April Newsletter Success and failure

Success and Failure

“Success is not final; failure is not fatal: It is the courage to continue that counts.” 

Winston Churchill

We all have goals and dreams, and we constantly strive to succeed in life. An initial idea of what we hope to achieve one day is one of the first steps for materializing visions. But unfortunately, society sells us an ideal image of success, especially in this modern, competitive, and fast-paced world. Every day we are presented with examples of brilliant individuals that inspire us with their personal stories of triumph, and we idealize plans to accomplish the same for ourselves. Yet, we tend to overlook, and even despise failure, one of the most necessary elements to achieve success. 

An underrated concept

People can often negatively consider the idea of failure since the feeling of discomfort lies at the basis of defeat and the fear of failing. We become our own harshest critics as we learn to measure our self-image and self-esteem according to our achievements, and when we experience failure, the weight of our mistakes is frequently a heavier burden. 

However, in every unique story, an element hides behind the glory of a successful final result, and that element is a repeated failure. If we talked more about the times people tried and failed, we would know that this concept can be easier to accept, and we could become more open to learning from unsuccessful events.

The unavoidable master

“Failure should be our teacher, not our undertaker. Failure is a delay, not defeat. It is a temporary detour, not a dead end. Failure is something we can avoid only by saying nothing, doing nothing, and being nothing.” – Denis Waitley.
It does not matter how clear the goal is or how carefully we plan the road to succeed; things will not always go our way. Nevertheless, failure is one of the most fundamental events that we experience in life. We can significantly benefit from failing if we see this as a lesson, not a sentence. 

Seeing failure as a teacher is often easier said than done, but changes in outlook and rational assessments of events can help reduce fear. Then, as you go, you can obtain the right insights and have an advantage over the most challenging circumstances if you are ready to fail in front of others.

But, how do we stay motivated when we have failed?

Be understanding with yourself.

When we fail, the first thing we want to do is beat ourselves up. However, criticizing ourselves for our errors drains us emotionally and makes us forget that failing is as natural as breathing. We would have never been able to learn to walk without falling first.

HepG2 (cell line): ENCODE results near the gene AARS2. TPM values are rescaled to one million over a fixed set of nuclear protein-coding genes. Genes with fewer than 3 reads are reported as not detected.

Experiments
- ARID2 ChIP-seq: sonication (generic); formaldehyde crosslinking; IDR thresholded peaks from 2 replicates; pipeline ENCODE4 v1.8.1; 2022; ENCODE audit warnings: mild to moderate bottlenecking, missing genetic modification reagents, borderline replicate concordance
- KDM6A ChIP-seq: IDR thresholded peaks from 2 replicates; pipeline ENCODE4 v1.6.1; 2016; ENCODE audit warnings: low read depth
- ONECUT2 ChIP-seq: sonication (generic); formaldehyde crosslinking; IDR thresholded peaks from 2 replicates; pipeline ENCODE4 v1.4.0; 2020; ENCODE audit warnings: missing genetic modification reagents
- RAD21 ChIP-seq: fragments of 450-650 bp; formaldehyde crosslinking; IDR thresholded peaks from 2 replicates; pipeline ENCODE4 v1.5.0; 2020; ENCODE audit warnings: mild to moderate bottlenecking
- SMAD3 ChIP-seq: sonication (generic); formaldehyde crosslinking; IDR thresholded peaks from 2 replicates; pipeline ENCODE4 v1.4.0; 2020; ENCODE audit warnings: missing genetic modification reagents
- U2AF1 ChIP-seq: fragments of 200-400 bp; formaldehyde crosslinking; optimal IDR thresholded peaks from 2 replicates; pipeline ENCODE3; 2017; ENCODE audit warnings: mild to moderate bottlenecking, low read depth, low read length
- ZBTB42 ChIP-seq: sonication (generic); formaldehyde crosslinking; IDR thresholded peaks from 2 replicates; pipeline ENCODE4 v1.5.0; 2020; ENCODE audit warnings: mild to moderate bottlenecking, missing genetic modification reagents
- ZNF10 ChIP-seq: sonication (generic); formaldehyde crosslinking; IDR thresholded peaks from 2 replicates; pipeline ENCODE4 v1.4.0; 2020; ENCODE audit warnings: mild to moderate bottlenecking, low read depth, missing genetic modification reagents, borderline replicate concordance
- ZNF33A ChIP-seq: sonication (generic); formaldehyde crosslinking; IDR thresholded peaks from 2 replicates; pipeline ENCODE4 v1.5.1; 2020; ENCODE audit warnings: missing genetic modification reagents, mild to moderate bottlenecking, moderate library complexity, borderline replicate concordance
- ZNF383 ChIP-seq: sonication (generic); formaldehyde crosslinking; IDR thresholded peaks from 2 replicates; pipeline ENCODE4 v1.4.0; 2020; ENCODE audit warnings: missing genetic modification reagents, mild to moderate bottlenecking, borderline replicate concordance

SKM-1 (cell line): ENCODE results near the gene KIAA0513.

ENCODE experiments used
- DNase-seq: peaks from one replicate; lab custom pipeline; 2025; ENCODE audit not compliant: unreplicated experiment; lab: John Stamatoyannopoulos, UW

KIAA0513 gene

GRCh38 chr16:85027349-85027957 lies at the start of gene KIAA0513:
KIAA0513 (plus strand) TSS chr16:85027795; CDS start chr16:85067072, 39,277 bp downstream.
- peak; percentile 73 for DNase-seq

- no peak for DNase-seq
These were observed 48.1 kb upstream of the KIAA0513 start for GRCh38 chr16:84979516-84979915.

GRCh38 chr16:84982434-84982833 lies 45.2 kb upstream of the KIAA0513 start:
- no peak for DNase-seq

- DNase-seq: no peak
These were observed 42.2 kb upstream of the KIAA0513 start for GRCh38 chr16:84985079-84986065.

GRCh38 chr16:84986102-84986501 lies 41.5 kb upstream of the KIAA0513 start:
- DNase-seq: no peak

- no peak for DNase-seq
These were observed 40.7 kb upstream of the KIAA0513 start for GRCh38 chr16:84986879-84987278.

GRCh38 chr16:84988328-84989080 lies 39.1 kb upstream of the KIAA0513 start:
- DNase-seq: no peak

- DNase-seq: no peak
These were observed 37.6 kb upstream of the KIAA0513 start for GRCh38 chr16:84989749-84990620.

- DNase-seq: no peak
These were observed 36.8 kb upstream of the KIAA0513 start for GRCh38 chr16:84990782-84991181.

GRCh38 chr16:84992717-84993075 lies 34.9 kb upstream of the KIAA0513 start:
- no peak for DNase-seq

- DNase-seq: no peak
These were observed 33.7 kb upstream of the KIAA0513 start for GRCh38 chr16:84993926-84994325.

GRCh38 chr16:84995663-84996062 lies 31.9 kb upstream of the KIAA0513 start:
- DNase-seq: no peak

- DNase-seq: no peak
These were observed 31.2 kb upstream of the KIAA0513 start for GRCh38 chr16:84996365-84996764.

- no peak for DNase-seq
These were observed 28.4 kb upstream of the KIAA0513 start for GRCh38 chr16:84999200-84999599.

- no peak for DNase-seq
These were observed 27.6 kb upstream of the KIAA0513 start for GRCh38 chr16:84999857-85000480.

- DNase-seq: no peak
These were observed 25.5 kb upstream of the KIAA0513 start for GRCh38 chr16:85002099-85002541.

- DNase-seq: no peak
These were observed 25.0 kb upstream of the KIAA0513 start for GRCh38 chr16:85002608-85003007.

Starting to move forward while embracing failure is a skill you can master. Allow yourself to learn to succeed by being compassionate. A balanced picture of yourself is vital for mental wellness, including forgiving yourself for previous errors.

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 Use the abilities you learned from your past failure.

Another thing we should keep in mind is that failure allows us to implement better approaches and come up with new solutions. Therefore, once you know there is room to progress, you must examine your actions, determine what went wrong, and decide what changes to make to succeed next time. This perspective will give you the ability to adapt and think creatively to try different routes. 

Learn to be humble

A success that comes too effortlessly can never be a source of knowledge. Success can lead to overconfidence that prevents you from seeing the actual state of things. To embrace humility is to accept that you can learn from others and see outside of the box. You will be unable to understand that something might go wrong at any time, and that is best to be conscious of your limitations to improve with each day.

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Stick to your motives!

Finally, remember why you started trying in the first place. Whatever path you decide to follow will have its rewards and adversities; everyone has a motivation that drives us to create new projects, carry out a business, or show our skills to the world. We must be faithful to our goals and remember what we want to achieve and why we want it. There is nothing more potent than an inspiration well-rooted in oneself.

The next time you find yourself discouraged from continuing to work on a failed project, ask yourself, why do you want to achieve it? How do I envision the future once I reach my goal? By doing this, you can turn your doubt into strength to try again, which is what success is about.

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Ana Aleman is a Marketing intern for PASconcept. She is currently pursuing a Bachelors Degree of Business Administration in Marketing from Nova Southeastern University, expecting to graduate in May, 2022.